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Magnolia State’s high school baseball has come long, long way

Game 3 of 2024 MHSAA Baseball Championship series was held on May 25, 2024 at Trustmark Park. Photo by Keith Warren
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Sumrall’s Bobcats celebrated a state championship after overcoming Ty Long and the Ripley Tigers Saturday morning at Trustmark Park. (Photo by Keith Warren)

PEARL — So much about the Mississippi sports landscape has changed in my more than half century of chronicling all things athletic in the Magnolia State. Little, if any, has changed more – or for the better – than high school baseball.

That vast improvement has been on regal display for the past five days in the MHSAA State Championships at Trustmark Park, where the baseball was crisply played and often by superbly trained athletes, many of whom you will be watching and reading about for years.

Rick Cleveland
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Rick Cleveland

There are several reasons why Mississippi’s college baseball teams are so successful year after year. Chief among them: The talent pool supplied by Mississippi high schools keeps producing top shelf talent.

Think about it: Mississippi State and Ole Miss have won national championships in the past three years. Southern Miss will play in its eighth straight NCAA Regional next week and leads the nation in both consecutive 30-win and 40-win seasons. Delta State is a perennial Division II national power. William Carey is currently playing in the NAIA World Series. Four – count them, four – Mississippi junior colleges rank in the nation’s top 20. 

Baseball talent abounds in Mississippi, where the coaching, the facilities and the community support have all improved dramatically. Gone are the days when assistant football coaches who didn’t even understand the infield fly rule were forced to coach baseball and were more than happy to play only a dozen or so games a season.

Sumrall’s 44-year-old  coach Andy Davis, whose Bobcats defeated Ripley 2-0 Saturday morning for the Bobcats seventh state championship over the past 16 years, has witnessed first-hand the sea change in Mississippi high school baseball. “It’s unreal how much better it’s gotten,” Davis said. “I’m talking about the skill level, the technology, the coaching, the support, the facilities, the emphasis on baseball.”

Davis’ baseball life has come full circle. Twenty-seven years ago, Andy Davis pitched Taylorsville to a state championship victory over Nettleton. This week, his 15-year-old, ninth grade son, Drew, helped pitch and hit Sumrall to a championship in a thoroughly entertaining and ultra competitive best-of-three series with Ripley.

Get this: Ripley’s Ty Long struck out 27 batters, allowed four hits and zero runs in 13 innings of a three-game state championship series – and he lost. Said Andy Davis, “I’ve been coaching baseball for 24 years and he’s the best pitcher any of my teams has ever faced.”

The 2024 MHSAA Baseball Championships were held on May 21, 2024 at Trustmark Park.Photo by Keith Warren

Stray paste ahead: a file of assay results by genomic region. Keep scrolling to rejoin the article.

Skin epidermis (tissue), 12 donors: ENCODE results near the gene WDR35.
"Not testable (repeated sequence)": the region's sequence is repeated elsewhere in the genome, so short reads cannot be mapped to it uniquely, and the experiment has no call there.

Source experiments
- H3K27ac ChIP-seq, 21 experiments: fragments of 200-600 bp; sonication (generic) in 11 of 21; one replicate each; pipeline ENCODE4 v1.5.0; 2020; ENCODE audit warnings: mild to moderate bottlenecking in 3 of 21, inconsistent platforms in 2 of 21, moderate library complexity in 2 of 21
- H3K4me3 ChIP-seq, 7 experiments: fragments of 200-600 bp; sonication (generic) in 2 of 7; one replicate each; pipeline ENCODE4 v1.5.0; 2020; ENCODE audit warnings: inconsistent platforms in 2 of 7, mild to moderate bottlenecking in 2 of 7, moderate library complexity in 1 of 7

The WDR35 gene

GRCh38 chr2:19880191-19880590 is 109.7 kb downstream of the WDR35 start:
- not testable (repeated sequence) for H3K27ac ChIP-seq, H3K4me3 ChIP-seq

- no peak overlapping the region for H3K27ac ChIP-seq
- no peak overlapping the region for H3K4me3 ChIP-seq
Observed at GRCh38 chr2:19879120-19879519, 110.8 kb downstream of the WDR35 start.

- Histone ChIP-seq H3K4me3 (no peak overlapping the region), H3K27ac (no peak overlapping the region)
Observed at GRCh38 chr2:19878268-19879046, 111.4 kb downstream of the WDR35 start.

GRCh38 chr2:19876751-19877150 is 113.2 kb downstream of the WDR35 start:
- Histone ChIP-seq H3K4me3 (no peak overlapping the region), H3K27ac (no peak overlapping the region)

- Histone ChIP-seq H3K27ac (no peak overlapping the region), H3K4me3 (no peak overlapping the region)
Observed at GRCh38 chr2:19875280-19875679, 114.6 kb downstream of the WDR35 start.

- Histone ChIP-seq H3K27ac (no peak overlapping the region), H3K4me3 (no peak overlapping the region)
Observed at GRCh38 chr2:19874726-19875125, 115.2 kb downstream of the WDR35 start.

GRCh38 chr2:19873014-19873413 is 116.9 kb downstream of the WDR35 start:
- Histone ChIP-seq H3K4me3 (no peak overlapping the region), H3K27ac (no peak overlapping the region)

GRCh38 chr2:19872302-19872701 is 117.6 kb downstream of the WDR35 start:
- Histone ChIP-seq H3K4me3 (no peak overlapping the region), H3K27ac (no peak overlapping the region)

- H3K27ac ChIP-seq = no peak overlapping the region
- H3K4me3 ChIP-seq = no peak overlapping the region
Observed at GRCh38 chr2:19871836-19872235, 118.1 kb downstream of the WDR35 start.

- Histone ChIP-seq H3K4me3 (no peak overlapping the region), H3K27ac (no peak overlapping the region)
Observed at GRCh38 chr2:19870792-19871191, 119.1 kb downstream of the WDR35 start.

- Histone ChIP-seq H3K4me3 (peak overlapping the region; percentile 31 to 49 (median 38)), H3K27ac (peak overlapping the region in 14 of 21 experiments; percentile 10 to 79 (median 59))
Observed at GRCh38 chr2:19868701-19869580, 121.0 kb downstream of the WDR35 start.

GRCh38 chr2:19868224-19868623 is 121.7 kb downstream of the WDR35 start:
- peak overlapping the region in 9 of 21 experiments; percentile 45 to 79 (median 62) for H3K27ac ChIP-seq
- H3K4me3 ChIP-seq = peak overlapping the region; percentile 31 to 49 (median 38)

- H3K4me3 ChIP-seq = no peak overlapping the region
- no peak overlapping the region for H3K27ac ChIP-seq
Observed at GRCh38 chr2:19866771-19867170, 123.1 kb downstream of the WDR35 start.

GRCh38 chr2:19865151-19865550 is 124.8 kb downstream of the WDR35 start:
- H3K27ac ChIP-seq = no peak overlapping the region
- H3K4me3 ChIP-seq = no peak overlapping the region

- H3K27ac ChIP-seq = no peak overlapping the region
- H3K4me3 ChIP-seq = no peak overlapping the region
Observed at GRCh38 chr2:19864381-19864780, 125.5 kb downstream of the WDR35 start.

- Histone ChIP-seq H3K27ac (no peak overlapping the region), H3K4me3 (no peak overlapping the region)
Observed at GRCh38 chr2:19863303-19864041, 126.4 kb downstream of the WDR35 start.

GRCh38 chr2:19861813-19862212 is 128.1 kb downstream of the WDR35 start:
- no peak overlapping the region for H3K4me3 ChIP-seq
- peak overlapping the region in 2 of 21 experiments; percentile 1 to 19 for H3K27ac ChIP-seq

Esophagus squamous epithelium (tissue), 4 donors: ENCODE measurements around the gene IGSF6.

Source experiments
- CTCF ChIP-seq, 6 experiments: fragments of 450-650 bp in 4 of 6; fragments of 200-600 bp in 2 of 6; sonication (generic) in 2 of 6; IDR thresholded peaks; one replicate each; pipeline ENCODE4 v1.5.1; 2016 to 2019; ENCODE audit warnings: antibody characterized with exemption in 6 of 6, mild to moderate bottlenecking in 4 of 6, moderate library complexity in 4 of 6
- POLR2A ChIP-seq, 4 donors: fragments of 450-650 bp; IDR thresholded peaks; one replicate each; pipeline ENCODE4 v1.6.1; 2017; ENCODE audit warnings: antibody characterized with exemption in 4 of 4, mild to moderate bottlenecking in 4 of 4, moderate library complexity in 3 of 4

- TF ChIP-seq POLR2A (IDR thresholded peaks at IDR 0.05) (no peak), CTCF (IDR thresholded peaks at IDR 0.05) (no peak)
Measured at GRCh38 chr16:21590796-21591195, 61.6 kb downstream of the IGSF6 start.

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Ripley’s amazing Ty Long struck out 27 batters in 13 innings of state tournament play. (Photo by Keith Warren)

But this state tournament has been a showcase of remarkable talent. No telling how many games and championships Drew Davis will win before his high school career ends in May of 2027. He was Sumrall’s best pitcher as an eighth-grader, which is saying something when you realize the Bobcats’ No. 2 starter Leo Odom, a junior, already has committed to play at Ole Miss. Drew Davis, 13-0 for Sumrall as an eighth-grader, played and pitched for Team USA (under-15) in international competition last season.

Sumrall’s No. 3 pitcher Landon Hawkins, a junior who is also Sumrall’s football quarterback, pitched a four-hit shutout Saturday. “Landon’s our leader and he has played everything but catcher for us,” Andy Davis said. “I’d go to battle every day with him. He was a legend out there today.”

Future college and junior college stars were all over the Trustmark Park diamond throughout the week. Brandon lefty Walker Hooks, an Ole Miss signee, helped pitch the Bulldogs to the Class 7A championship, besting Hernando, which was led by Mississippi State signee Topher Jones and another Ole Miss signee, Thomas Mitchell. Junior center fielder Jaumaurion Jones, a Southern Miss commitment, scored the only run in Brandon’s 1-0 championship victory. St. Andrews won the Class 2A title, despite expert pitching from Mississippi State commitment Landon Harmon of East Union. There were so many more stars shining brightly this week, but that gives you an idea.

None shined more brightly than Ripley’s pitcher-shortstop Long, who has signed to play his college ball at Southern Miss. Ripley coach Joel Gafford called Long “the kind of player you are lucky if you get to coach one like him once in your career.” 

Andy Davis, the Sumrall coach, embraced Long post-game and later told about their brief conversation. “I told him he’s a stud and that I can’t wait to watch him when he’s at USM. If they cloned him nine times, it’d be one heck of a baseball team because he pitches, he competes, he defends and he’s a tough out. You just have to tip your cap to that kid.”

And you can tip it to Mississippi high school baseball while you’re at it.

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